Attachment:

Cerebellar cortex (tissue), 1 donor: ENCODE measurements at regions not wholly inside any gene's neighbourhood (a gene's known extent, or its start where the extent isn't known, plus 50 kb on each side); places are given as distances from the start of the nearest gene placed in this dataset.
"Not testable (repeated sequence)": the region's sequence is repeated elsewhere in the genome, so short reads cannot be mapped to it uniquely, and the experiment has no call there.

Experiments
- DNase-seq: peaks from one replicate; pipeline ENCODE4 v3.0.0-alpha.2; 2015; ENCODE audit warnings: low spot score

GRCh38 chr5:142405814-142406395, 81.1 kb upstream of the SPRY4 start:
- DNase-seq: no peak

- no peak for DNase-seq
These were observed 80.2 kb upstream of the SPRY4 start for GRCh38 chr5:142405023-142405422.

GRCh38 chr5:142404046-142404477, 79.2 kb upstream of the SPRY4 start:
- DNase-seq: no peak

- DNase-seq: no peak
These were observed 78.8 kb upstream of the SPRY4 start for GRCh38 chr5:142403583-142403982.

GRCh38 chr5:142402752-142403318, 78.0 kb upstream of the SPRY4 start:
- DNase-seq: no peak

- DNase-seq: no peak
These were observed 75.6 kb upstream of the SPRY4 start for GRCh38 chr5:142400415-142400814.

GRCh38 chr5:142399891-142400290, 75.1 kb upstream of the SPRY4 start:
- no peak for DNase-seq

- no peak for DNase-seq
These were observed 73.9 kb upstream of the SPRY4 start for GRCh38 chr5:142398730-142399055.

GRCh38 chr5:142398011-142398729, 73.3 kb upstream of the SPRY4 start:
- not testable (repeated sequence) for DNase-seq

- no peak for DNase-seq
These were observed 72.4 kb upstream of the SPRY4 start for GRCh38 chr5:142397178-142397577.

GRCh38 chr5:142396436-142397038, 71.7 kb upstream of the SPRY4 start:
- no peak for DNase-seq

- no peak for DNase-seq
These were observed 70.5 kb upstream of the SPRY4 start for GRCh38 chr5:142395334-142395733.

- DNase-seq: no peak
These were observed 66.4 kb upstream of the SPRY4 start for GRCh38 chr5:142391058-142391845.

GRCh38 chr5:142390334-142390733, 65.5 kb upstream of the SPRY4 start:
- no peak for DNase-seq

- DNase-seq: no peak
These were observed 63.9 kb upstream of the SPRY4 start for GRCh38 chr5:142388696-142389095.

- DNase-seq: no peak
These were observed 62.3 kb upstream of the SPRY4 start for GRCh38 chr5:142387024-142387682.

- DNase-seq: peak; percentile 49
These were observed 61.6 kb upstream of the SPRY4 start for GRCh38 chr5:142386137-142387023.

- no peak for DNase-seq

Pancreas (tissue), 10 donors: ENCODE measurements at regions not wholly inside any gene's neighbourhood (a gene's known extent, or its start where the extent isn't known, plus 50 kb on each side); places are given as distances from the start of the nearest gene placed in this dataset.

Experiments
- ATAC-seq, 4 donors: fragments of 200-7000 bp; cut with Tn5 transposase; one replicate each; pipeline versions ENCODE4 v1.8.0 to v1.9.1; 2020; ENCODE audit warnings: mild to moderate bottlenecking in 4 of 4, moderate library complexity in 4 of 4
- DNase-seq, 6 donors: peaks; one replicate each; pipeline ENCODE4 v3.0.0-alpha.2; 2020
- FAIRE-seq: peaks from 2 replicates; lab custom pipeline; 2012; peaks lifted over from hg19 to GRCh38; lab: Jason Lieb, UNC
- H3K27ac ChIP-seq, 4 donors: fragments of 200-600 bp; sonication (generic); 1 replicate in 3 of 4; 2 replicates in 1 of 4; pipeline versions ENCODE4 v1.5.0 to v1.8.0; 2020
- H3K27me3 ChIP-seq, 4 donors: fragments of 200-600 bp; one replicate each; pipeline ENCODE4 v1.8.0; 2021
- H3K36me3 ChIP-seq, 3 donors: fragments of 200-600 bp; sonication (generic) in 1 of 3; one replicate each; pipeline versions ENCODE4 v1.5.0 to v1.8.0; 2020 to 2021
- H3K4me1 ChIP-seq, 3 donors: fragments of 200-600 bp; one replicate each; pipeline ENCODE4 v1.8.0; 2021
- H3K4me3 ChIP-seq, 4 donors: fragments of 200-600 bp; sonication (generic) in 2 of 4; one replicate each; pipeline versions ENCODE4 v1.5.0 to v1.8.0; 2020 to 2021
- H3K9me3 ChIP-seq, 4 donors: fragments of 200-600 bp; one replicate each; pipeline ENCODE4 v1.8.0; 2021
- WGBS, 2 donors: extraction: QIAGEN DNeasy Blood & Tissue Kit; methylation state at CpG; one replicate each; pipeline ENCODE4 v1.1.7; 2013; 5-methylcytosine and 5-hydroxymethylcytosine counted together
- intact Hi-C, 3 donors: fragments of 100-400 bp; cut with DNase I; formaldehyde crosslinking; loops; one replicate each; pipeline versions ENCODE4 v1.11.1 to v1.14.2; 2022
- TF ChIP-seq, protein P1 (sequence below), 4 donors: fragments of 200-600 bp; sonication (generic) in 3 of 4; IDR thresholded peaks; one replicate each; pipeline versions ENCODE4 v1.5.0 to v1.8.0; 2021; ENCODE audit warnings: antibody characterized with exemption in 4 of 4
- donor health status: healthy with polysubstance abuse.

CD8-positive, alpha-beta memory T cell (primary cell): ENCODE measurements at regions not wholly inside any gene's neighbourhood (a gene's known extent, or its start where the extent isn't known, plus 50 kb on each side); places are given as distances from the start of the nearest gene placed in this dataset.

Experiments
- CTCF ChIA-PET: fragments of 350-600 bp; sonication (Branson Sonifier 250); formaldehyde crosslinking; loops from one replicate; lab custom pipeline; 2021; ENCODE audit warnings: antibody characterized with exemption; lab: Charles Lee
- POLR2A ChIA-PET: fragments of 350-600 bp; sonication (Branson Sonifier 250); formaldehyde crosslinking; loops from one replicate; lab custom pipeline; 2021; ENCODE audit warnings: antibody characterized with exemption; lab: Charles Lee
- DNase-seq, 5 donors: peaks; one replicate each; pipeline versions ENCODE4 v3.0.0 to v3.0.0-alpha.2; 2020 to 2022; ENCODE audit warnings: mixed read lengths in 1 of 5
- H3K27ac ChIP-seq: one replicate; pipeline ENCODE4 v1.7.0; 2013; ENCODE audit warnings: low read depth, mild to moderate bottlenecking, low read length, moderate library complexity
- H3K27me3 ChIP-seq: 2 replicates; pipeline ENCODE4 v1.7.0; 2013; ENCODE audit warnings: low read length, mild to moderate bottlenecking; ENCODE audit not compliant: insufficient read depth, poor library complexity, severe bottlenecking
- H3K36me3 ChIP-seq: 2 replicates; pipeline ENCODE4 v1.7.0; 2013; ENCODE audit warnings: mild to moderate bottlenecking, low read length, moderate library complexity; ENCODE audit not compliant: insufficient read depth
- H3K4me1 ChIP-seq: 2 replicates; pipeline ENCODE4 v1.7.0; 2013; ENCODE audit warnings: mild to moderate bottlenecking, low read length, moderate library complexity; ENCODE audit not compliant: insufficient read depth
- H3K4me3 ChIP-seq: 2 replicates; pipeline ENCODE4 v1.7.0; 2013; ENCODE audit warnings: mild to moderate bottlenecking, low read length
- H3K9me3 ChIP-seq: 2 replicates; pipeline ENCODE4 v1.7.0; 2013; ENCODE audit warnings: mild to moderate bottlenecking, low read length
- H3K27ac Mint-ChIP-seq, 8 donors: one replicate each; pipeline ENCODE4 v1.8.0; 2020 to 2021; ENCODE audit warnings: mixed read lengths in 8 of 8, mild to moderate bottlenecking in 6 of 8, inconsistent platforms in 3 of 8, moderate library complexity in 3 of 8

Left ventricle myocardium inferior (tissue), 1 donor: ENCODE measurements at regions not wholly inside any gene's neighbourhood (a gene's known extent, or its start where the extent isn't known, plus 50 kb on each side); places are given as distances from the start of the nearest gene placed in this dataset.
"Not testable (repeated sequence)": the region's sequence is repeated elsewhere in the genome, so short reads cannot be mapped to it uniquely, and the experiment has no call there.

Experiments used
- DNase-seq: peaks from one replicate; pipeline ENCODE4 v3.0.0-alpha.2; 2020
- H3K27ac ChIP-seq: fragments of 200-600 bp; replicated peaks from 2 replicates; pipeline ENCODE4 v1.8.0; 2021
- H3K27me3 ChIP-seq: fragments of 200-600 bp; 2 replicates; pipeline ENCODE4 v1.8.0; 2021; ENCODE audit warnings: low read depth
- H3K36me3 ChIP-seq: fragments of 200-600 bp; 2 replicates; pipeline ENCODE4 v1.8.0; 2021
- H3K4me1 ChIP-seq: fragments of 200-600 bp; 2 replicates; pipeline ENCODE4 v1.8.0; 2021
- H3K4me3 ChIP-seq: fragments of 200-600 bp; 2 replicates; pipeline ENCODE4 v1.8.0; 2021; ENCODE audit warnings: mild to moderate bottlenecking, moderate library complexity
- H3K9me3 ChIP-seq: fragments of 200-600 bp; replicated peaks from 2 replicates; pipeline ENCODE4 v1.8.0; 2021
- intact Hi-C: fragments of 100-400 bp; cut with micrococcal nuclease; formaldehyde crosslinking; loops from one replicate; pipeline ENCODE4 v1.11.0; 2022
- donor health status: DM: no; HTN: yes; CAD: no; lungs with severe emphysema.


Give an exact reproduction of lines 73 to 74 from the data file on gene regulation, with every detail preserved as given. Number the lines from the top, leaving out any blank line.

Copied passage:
- H3K36me3 ChIP-seq: fragments of 200-600 bp; 2 replicates; pipeline ENCODE4 v1.8.0; 2021
- H3K4me1 ChIP-seq: fragments of 200-600 bp; 2 replicates; pipeline ENCODE4 v1.8.0; 2021